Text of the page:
Philip Glass and Leonard Cohen Book of Longing

[Orange Mountain; 2007]

Styles: irreverent chamber music
Others: Kronos Quartet, Frederic Rzewski, The Flux Quartet, Steve Reich

Philip Glass’ The Book of Longing is another unexpected turn in his prolific discography. Orchestrating a collection of Leonard Cohen’s poetry, the two-disc release finds Glass entwined in another of his pop-inspired compositions. Like 1986’s Songs from Liquid Days, which used texts by Laurie Anderson, David Byrne, Paul Simon, and Suzanne Vega, or 1997’s Planctus, a song for Natalie Merchant, Book of Longing, for better or for worse, is raw meat to a critical audience of hungry wolves.

The song cycle is fresh off a live performance that left theater and music critics somewhere between charmed, baffled, and appalled by the ridiculous stage tactics and “heavy-handedness” of Cohen’s erotic poetry. Joshua Kosman of the San Francisco Chronicle, after a performance at Stanford, called the piece “long, tedious, witless and numbingly repetitive... a sort of perversely virtuosic display of awfulness. The only thing keeping it from being utterly negligible is its unshakable air of grandiose self-importance.”

After the shock of these harsh words rubs off, it’s quite easy to see where they’re coming from. In judging a composer who has never played by the rules, one has to realize that Glass’ music, by default, refuses to be universally accessible. When it first premiered, critics called Einstein on the Beach hopelessly boring and repetitive; so when Kosman says that in The Book of Longing you can “practically tell from the opening strains of one song how the next one will end,” history gloomily repeats itself.

Is it so ridiculous to think Glass might be making music that is meaningful to himself without a ‘grandiose’ agenda of musical snobbery to back it up? Glass says he wrote the cycle because he found “Cohen's work intensely beautiful, personal and inspiring... for me, this is both a departure from my past work and a fulfillment of an artistic dream.” The music on this record, though aesthetically conservative on the Glass spectrum, is outwardly beautiful in its accommodation of Cohen’s poetic idiosyncrasies. The record uses an elite ensemble of singers and instrumentalists, including Glass himself on keyboard, indulging only rarely in the mathematical arpeggios and modulations of Glass’ past work.

To Kosman’s credit, some of these songs do initially sound as if they could be found in some turgid Andrew Lloyd Webber musical. But a closer inspection of this work reveals genius in hard-to-reach places. The decision to hard pan-left Cohen’s occasional spoken words figuratively and literally tickle the listener’s ear, and not unlike Einstein on the Beach, musical themes recur and develop in conjunction with the libretto. For those who care to actually listen, Glass has not forgotten any of the incisive compositional techniques that have earned him the virtuosic reputation he deserves.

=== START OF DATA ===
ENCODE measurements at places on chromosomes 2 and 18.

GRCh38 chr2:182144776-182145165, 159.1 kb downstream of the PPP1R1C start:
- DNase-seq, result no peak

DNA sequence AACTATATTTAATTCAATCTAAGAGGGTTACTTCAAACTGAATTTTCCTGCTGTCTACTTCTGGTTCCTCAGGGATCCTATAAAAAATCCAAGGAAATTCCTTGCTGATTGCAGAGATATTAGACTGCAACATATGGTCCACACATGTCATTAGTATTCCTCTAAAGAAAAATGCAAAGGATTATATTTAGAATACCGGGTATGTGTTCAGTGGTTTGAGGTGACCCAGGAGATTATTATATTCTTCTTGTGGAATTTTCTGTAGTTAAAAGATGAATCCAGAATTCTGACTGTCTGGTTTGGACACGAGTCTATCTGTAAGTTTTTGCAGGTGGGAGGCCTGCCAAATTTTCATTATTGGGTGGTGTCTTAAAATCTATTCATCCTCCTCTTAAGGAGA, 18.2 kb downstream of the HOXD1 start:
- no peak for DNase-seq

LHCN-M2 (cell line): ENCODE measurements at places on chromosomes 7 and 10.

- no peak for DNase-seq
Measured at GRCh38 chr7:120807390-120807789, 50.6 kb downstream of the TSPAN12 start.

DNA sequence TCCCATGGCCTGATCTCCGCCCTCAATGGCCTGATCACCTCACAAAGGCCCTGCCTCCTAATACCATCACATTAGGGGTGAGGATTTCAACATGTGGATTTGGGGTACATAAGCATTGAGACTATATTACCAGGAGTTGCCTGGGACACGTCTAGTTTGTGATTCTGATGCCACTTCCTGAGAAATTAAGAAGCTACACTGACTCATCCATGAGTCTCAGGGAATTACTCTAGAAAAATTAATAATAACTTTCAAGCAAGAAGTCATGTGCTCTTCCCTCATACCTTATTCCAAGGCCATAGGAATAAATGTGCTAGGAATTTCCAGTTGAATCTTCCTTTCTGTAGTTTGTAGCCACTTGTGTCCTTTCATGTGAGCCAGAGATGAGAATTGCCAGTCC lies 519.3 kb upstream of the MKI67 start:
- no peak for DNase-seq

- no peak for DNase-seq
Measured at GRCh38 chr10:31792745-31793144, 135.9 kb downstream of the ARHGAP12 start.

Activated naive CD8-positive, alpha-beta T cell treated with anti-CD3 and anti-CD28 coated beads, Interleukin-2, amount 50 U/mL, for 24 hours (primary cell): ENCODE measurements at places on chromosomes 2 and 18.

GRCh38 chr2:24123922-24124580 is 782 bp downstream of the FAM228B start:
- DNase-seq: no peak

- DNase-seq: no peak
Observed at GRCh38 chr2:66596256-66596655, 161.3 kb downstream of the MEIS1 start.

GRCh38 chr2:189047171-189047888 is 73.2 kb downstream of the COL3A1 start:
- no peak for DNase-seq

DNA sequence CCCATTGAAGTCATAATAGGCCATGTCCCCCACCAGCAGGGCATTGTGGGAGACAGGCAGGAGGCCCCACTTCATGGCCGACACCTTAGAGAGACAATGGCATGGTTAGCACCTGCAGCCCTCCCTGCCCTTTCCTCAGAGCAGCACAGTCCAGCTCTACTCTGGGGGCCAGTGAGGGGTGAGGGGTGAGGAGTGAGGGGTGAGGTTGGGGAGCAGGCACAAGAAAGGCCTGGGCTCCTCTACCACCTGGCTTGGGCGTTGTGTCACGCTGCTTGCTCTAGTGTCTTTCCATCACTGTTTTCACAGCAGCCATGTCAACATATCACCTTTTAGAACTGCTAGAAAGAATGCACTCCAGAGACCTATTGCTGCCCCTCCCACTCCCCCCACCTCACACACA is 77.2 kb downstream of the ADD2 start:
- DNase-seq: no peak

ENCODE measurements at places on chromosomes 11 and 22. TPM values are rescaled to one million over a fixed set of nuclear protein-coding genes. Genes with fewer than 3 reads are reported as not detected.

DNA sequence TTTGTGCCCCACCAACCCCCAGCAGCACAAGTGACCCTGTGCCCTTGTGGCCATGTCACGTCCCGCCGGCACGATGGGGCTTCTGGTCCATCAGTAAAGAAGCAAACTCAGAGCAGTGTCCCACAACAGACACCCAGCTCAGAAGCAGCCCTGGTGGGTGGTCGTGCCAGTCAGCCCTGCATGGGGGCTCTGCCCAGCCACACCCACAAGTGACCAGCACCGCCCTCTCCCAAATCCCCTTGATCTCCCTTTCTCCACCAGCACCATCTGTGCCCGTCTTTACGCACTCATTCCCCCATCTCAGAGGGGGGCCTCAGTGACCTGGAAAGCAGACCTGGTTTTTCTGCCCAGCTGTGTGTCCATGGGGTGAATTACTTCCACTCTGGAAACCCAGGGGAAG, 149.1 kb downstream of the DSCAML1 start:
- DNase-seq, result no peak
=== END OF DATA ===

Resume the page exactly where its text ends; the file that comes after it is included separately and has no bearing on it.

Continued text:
Ultimately, though, like any of Glass’ works (Music in Fifths comes to mind immediately), it is the concept over the execution that proves Glass’ prowess. I can’t help but wonder how this work might have been evened out a bit with Cohen co-writing the music, but I recognize that this curiosity is still irrelevant to the project. Glass, like the best of the 20th century experimental composers, treats all art with the same reverence previously applied only to classical music. Had Glass collaborated with Cohen, this display of respect would have been compromised. The abrasive splendor in Cohen’s poetry and drawings are treated with an attitude that (apparently) some critics just can’t understand as anything more than pageantry.

So, since I’ve been ragging hardcore on other critics, I will say that the The New Yorker’s Alex Ross explains Glass pretty well, despite his pomp. Ross suggests that “Glass is really a composer in the spirit of the Baroque, producing music on demand, tailoring each piece to the occasion. He is the determined antithesis of the Romantic artist, the one who writes in suffering secret for a posthumous public.” It’s this urbane view on modern music that has proven Glass to be not only one of the world’s most diverse composers, but also one of the most conceptually ingenious.

Most Read